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Not business as usual: Durham restaurants face setbacks, find new opportunities as pandemic continues

<p>Local Ethiopian restaurant Goorsha has adapted to survive the COVID-19 pandemic, from turning to pick-up and delivery orders to turning a group event space into a cafe.</p>

Local Ethiopian restaurant Goorsha has adapted to survive the COVID-19 pandemic, from turning to pick-up and delivery orders to turning a group event space into a cafe.

It has not been easy for many Durham bars and restaurants since the stay-at-home order issued March 25, 2020, and subsequent social distancing policies. 

North Carolina Gov. Roy Cooper extended the Phase 3 modified stay-at-home order Jan. 27,  and it will remain effective through at least Feb. 28. Some restrictions are relevant to restaurants and bars: They must close between 10 p.m. and 5 a.m., the sale of alcohol for on-site consumption is prohibited between 9 p.m. and 7 a.m, masks must be worn at all times, and the mass gathering limit remains at 10 people indoors and 50 people outdoors.

Food establishments in downtown Durham have had a variety of experiences navigating the pandemic and these restrictions, and while some restaurants may be doing better financially than others, it has not been business as usual for anyone.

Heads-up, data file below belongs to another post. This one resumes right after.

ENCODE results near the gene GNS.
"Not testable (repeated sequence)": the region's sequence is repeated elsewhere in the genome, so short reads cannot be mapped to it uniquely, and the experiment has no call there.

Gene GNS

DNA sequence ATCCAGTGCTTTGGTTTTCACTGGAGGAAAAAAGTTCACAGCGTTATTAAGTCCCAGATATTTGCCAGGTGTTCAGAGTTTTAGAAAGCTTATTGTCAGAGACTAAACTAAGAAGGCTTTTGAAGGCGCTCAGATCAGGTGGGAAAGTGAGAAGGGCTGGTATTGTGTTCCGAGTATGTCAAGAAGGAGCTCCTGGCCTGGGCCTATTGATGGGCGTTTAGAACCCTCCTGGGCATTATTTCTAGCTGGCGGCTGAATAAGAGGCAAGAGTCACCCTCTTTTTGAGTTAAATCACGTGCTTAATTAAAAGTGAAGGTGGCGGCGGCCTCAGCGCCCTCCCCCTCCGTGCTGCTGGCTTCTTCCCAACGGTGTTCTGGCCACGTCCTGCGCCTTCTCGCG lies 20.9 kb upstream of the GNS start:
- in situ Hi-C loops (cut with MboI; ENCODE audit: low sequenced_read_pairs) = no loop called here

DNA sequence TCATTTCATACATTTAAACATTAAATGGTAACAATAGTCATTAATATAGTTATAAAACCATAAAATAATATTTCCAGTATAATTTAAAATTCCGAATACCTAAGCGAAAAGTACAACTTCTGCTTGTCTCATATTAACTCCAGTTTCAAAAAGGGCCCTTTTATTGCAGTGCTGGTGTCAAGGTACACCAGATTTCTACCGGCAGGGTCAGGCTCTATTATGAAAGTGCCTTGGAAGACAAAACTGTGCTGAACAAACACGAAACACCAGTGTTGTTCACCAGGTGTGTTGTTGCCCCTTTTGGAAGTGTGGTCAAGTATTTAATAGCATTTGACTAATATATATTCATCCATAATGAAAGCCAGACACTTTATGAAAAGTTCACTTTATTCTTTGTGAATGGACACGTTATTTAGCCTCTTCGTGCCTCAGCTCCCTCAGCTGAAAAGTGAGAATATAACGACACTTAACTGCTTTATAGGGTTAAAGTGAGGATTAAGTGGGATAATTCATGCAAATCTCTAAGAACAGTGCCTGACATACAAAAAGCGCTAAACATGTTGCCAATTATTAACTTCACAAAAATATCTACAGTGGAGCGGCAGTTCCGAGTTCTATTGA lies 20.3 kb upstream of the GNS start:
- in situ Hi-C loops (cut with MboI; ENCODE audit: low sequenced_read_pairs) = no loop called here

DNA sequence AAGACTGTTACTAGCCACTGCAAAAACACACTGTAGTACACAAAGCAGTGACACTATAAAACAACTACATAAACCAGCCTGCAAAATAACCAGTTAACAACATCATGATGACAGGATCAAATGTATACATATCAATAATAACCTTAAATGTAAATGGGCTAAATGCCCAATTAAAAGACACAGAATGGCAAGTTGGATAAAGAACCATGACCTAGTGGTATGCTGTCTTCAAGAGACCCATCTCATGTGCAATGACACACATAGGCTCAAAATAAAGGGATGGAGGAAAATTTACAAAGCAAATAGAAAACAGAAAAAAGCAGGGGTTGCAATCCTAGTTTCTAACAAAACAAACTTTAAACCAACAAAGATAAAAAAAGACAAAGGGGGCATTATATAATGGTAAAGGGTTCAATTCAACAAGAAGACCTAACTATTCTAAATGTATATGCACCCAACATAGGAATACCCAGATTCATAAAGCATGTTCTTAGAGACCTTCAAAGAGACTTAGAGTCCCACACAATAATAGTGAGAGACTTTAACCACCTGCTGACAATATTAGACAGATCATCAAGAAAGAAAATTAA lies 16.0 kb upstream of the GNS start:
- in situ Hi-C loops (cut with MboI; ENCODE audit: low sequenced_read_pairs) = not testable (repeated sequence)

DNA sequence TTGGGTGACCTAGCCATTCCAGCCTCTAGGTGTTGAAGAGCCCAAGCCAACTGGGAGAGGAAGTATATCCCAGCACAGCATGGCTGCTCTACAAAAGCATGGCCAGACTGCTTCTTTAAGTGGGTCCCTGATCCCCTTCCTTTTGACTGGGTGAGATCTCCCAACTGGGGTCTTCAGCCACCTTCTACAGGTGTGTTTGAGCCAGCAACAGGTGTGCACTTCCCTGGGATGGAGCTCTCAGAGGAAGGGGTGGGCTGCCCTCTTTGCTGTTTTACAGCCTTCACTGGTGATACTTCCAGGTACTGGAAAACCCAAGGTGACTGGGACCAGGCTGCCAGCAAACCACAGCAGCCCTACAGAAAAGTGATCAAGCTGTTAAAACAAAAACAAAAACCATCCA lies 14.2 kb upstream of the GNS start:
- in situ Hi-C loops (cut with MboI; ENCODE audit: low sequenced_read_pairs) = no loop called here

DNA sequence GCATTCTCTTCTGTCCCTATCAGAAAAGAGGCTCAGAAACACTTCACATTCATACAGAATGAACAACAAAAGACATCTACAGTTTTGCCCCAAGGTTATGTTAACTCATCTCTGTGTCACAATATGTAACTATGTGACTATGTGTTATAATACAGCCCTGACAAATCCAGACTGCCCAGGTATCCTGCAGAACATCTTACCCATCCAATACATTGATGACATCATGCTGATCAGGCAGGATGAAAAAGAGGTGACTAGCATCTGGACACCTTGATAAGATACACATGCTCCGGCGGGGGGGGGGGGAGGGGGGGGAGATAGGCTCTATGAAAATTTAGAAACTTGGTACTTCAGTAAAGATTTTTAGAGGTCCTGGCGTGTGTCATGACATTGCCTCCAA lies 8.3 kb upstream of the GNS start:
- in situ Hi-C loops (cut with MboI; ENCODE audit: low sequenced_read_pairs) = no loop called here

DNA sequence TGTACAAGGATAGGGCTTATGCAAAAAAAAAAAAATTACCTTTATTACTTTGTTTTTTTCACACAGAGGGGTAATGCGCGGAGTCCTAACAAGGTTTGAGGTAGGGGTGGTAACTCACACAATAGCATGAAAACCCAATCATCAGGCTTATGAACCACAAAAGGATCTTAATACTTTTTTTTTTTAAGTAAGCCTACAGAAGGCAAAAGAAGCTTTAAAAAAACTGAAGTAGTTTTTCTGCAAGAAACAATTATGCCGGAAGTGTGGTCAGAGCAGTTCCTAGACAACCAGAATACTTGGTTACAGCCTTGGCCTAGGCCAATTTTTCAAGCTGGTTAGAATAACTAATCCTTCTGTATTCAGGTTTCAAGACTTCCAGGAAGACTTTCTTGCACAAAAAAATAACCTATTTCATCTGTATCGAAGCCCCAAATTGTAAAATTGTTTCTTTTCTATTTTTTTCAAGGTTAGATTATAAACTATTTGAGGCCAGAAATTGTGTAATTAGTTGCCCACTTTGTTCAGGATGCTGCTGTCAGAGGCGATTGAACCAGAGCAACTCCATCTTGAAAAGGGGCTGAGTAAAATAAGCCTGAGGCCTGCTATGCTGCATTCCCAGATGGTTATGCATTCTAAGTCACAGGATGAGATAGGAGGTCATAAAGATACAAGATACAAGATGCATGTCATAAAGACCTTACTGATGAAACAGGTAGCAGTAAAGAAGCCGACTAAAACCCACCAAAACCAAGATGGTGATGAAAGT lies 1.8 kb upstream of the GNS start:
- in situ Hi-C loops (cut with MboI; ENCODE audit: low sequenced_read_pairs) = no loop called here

“We stopped Sit & Dine in the store and limited it to two customers in the store at a time,” wrote Nat Jirasawad, owner of Sugar Koi Ice Cream, in an email. “Our store hours had to change to be a shorter day, and it affects the revenue.”

Many small businesses, like Sugar Koi Ice Cream, are financially troubled during the prolonged restrictions. Jirasawad wrote that despite financial challenges, they haven’t received adequate support from the local government.

“The lack of foot traffic would kill small businesses like mine. And I don’t get any help from the local government at all,” Jirasawad wrote. “The business near me has closed doors for good and there is no sign of new businesses coming in, which is very scary.”

There is a long list of currently closed businesses in Durham, among them Allday Cafe, Trattoria Salve and The Atomic Fern. Some establishments have closed permanently, including Gonza Tacos Y Tequila and Lucky’s.

Fasil Tesfaye, another Durham business owner, is trying to make the best of the situation. As the owner of Goorsha, an Ethiopian restaurant on West Main Street, he has had to go through many roadblocks to keep his restaurant alive.

Most of the Goorsha service consists of pick-up and delivery at the moment, Tesfaye said, with 95% of customers placing online orders. Goorsha takes care of large group deliveries through Durham Delivers, which eliminates the hefty service fees of more popular delivery apps, he said.

Seth Gross, owner of Bull City Burger and Brewery, also adjusted to the new conditions by overhauling the way that his business handles takeout orders. While they had not taken phone or online orders previously, they had to quickly adapt, as 80% of their customers are now curbside, Gross wrote in an email.

“This was a massive technological challenge, training challenge, and an experiment with types of packaging. We didn't want our fries and burger buns to get soggy,” Gross wrote.

Since most small Durham businesses are self-financed, there are not many funding resources available during the pandemic.